The Car Guy of Benchfield
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The Big Scare
By Jenna Wing

This morning when I got up I walked down the hall to find our eight-year-old son, Isaac, crying hysterically face down on the bed.  Often known to wail pathetically if the result is to get his sister into trouble, I knew this was different.  For one, I had heard no altercation, and believe me, between those two- there are no quiet altercations. But mostly it was the way he was crying-- seemingly tragic and genuine for a change.  It took me a couple minutes to get him to tell me what was wrong. I was not prepared for what he said:

"George got hit by a car!" he sobbed.

George- our four-year-old-grizzly, scabby, crusty-eyed tom cat with the ill disposition and the loud complaining demand at any and every window or door for his food supply to be replenished- George, who will filet your hand if you can't get the treats out of those irritating little cans fast enough George, with his gimpy leg from a kittenhood accident whose idea of a stroll is to get up and move one foot once an hour to stay within the shifting shade George who we thought had learned his lesson about cars a long time ago- is lying dead in the road.

I ran to the front window- and sure enough- I could make out a poor yellow lifeless figure on the far side of the road about a hundred yards from the house.

About this time, our 11-year-old daughter, Virginia, pulls herself away from the Instant Messenger long enough to figure out what's going on. She bursts into tears and flings herself out the front door.  Of course, I was not about to let her go down there. I wrestle her back onto the porch and plant her on the swing where she continues to be racked by sobs.  By this time, I was crying, too.

My husband, Steve, emerges from the bedroom, sopping wet, clutching a towel, and wants to know what's going on.

"George got hit by a car!" I repeat, and I watch as his face changes from a brief moment of shock to sadness and then resolve.  It is a universally acknowledged truth that when there is something unpleasant to be done, it has to be done by the husband.  This often includes little more than cleaning up Booger yack or catching the frantically and fruitlessly jumping mouse that Hermione has sadistically deposited into the tub sometime during the night.  Today's task, however, I feared might be too much for even him.

But of course, I knew without a doubt it was too much for me, so he would have to do it, anyway.
Isaac and I joined Virginia on the porch, where we waited several years for Steve to get dressed. Meanwhile, we are all crying openly, and Virginia is screeching threatening incoherence at the shadows of the buzzards circling on the road. Steve finally emerges, takes one look, and says:

"That's not George."

"Are you sure?" I asked, and he didn't answer so I knew the answer was, 'No, I'm not sure.'  I handed him a pink, second-best towel, and he heads off down the hill to do the duty that only he can do. We wait, holding our collective breath, as well as a small amount of hope... now that someone has mentioned that the dead cat in the road just might not be George after all. It seems like forever again.  Finally, he is standing before the lifeless yellow figure and my stomach pits out in unison to Steve's head dropping to his chest.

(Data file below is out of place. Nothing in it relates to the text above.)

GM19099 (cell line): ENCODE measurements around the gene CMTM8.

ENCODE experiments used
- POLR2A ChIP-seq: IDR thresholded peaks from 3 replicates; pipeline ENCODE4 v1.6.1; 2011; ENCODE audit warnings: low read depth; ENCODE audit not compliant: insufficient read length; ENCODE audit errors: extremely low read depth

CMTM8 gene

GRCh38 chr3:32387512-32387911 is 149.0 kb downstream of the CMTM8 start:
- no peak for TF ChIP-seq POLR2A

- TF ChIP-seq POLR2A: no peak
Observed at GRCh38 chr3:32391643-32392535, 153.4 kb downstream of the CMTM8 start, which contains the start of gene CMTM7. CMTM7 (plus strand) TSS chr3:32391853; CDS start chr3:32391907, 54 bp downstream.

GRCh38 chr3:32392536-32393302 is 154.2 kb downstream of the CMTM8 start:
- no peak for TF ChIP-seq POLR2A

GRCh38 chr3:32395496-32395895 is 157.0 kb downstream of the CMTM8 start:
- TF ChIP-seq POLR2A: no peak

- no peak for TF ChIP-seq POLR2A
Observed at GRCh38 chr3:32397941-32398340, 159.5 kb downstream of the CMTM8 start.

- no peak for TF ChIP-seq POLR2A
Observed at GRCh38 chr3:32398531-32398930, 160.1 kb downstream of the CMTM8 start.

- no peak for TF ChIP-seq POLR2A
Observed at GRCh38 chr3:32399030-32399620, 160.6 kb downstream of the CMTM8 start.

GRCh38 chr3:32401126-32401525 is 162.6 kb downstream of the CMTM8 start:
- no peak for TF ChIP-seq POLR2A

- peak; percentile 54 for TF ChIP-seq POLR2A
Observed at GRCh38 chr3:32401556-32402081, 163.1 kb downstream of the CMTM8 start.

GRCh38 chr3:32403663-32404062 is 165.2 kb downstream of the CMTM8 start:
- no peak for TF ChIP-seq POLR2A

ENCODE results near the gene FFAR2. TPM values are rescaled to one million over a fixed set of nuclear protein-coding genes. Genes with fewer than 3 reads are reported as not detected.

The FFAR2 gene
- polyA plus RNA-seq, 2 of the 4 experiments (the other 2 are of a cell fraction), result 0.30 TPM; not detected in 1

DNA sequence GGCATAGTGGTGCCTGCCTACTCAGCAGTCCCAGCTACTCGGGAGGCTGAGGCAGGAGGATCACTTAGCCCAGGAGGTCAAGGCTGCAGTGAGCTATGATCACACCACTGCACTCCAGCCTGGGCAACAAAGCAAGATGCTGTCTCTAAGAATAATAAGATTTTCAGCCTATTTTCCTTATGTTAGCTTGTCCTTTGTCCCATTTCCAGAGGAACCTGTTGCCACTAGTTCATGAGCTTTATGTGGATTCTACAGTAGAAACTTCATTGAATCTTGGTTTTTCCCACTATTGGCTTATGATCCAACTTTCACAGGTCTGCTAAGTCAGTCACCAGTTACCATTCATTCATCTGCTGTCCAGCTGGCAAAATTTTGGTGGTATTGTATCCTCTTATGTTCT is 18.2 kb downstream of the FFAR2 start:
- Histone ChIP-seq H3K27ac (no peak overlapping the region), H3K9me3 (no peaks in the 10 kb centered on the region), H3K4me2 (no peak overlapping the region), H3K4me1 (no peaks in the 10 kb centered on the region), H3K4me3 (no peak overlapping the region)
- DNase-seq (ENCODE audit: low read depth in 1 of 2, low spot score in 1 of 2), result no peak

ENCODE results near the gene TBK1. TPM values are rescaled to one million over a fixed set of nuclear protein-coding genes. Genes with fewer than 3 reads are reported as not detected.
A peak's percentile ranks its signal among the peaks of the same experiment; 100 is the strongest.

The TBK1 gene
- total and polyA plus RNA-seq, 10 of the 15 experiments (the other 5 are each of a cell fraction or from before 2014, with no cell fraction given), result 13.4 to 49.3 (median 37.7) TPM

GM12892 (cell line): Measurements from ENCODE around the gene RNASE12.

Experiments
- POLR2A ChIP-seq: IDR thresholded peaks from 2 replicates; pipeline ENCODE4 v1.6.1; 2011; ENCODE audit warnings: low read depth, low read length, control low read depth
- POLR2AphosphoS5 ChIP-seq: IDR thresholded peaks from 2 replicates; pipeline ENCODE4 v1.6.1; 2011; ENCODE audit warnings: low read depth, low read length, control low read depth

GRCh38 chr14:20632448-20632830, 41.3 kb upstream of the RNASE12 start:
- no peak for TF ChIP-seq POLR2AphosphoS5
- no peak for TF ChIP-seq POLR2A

Then we hear something completely unexpected- Steve is laughing!

Oh, God! I think. After all those years of him doing the dirty work have finally taken their toll!  He's flipped his lid.  His cheese has slid off his cracker.  My husband has gone loony.

He turned to us smiling, and shouts, "It's a rabbit!"

Shock and dismay- it takes a second for me to comprehend.  "Are you sure?" I ask for the second time.

"Yes!" he shouts incredulously. "They're pretty common around here, you know."

So, we're all laughing, sniffing, wiping our eyes, hugging each other, rejoicing... until we remember about the poor rabbit. We sober as much as we can, gather around a little bare spot in the woods behind the house, and lay to rest in the pink terry-cloth shroud that had been meant for George a fawn-colored rabbit that had either bad luck or bad timing, or both.

"Poor guy," Virginia says. "Better put some blocks on that so the dogs don't dig him up."  And just at that moment, we hear a familiar hoarse, indignant yowl behind us.  We all jump out of our skins, laugh at our stupidity yet again, each of us secretly checking to make sure our underclothes are still dry.

'Wooowwwwllll!!' George states again, which is easily translated: "Why are all you fools standing in the woods laughing and crying when I can almost see the bottom of my food dish?"  Needless to say, George has gotten tons of treats and extra ear-scratching today.  He's a cuss of a cat- none of us knew we all loved him so very much!

George- not dead, just hungry.
Hurry up with those treats already... it's been almost 8 seconds since the last one.

Read more about George!  Here and here.

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